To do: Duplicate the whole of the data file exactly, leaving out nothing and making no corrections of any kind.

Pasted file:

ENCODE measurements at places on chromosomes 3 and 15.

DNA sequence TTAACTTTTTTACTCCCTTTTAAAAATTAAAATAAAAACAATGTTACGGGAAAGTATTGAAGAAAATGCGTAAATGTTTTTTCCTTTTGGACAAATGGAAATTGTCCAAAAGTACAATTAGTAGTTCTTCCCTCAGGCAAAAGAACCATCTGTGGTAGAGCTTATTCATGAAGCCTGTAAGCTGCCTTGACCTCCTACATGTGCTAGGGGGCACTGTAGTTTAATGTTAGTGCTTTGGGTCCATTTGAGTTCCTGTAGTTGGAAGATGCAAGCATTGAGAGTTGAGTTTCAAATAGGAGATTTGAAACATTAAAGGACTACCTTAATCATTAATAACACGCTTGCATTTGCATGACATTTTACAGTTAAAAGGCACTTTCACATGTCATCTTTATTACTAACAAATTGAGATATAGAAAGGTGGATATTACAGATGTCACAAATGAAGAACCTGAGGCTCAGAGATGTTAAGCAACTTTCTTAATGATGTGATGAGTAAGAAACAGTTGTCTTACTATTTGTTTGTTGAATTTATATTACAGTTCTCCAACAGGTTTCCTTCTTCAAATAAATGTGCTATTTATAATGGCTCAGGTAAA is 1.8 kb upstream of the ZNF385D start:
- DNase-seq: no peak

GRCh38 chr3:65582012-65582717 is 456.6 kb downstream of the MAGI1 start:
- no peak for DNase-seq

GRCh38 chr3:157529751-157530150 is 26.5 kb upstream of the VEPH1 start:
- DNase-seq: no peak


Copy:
ENCODE measurements at places on chromosomes 3 and 15.

DNA sequence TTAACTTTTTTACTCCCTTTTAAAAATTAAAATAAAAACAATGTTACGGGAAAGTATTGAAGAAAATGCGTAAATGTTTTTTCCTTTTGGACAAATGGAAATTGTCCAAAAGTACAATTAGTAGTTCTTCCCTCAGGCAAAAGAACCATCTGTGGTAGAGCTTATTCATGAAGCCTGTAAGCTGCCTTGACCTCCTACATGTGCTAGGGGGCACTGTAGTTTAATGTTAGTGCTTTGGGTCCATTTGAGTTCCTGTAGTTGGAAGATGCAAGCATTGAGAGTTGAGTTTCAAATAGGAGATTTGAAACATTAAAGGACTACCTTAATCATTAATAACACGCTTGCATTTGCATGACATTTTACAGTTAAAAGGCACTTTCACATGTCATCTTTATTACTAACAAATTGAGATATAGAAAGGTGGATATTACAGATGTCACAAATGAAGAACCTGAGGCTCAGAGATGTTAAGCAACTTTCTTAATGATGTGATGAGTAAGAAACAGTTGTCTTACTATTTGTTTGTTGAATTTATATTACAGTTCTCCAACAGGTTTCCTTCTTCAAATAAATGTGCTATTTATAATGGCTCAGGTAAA is 1.8 kb upstream of the ZNF385D start:
- DNase-seq: no peak

GRCh38 chr3:65582012-65582717 is 456.6 kb downstream of the MAGI1 start:
- no peak for DNase-seq

GRCh38 chr3:157529751-157530150 is 26.5 kb upstream of the VEPH1 start:
- DNase-seq: no peak